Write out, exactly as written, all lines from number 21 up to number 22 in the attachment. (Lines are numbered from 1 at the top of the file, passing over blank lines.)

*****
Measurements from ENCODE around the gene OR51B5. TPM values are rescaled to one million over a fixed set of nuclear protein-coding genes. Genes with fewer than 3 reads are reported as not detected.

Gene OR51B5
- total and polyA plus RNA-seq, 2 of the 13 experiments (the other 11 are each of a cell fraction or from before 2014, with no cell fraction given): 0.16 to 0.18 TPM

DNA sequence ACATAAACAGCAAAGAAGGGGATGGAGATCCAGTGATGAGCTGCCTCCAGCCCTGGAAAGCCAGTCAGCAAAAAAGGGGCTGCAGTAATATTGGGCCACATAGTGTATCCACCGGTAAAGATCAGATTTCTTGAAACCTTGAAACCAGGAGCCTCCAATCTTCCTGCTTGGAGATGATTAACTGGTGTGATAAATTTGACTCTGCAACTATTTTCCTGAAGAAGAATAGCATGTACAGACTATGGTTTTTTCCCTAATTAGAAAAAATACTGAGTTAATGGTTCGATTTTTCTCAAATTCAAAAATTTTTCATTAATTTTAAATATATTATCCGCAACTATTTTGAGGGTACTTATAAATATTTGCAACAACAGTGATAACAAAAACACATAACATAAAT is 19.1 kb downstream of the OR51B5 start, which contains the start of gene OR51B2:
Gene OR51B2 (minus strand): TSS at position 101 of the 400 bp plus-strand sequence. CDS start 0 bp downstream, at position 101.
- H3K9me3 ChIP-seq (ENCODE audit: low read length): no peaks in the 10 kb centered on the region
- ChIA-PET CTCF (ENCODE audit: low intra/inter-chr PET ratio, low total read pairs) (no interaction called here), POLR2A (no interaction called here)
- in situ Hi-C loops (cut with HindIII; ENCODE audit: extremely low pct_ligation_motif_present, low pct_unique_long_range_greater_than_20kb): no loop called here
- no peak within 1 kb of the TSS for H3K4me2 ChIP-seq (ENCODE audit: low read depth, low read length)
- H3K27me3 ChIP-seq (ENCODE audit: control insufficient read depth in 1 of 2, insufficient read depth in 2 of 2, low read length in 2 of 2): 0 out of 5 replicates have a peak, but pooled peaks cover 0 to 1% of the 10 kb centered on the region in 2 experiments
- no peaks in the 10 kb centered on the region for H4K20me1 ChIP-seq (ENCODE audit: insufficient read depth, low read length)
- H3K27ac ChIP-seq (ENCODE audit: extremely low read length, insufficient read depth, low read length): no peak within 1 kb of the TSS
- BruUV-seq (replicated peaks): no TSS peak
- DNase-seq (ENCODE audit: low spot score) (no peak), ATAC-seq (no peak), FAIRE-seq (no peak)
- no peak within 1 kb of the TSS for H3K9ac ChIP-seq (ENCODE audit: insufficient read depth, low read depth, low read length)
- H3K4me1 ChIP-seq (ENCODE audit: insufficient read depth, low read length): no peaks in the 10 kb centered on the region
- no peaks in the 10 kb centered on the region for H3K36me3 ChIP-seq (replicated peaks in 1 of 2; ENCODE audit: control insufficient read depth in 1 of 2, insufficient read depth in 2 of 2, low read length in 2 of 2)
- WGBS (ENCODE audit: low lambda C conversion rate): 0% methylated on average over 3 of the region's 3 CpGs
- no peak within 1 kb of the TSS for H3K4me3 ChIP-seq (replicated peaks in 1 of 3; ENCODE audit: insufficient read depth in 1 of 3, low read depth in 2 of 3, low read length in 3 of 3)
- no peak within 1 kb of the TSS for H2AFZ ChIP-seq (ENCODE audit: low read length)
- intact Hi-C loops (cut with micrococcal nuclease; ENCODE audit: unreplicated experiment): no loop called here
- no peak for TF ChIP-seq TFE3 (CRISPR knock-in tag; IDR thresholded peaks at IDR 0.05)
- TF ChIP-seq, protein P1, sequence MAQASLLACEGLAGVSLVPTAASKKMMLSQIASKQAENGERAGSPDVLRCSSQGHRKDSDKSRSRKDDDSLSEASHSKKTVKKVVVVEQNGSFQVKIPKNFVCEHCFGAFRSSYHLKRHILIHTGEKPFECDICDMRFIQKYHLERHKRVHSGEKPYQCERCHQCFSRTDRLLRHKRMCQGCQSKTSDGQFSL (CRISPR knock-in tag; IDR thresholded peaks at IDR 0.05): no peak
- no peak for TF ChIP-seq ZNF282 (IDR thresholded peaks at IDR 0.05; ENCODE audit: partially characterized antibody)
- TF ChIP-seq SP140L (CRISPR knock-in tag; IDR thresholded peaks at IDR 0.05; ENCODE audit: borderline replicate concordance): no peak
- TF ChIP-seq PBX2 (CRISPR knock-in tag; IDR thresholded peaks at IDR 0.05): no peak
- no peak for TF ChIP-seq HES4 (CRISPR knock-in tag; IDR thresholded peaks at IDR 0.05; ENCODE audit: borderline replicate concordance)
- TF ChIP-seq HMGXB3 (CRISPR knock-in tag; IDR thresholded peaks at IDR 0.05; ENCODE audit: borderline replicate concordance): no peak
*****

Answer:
- intact Hi-C loops (cut with micrococcal nuclease; ENCODE audit: unreplicated experiment): no loop called here
- no peak for TF ChIP-seq TFE3 (CRISPR knock-in tag; IDR thresholded peaks at IDR 0.05)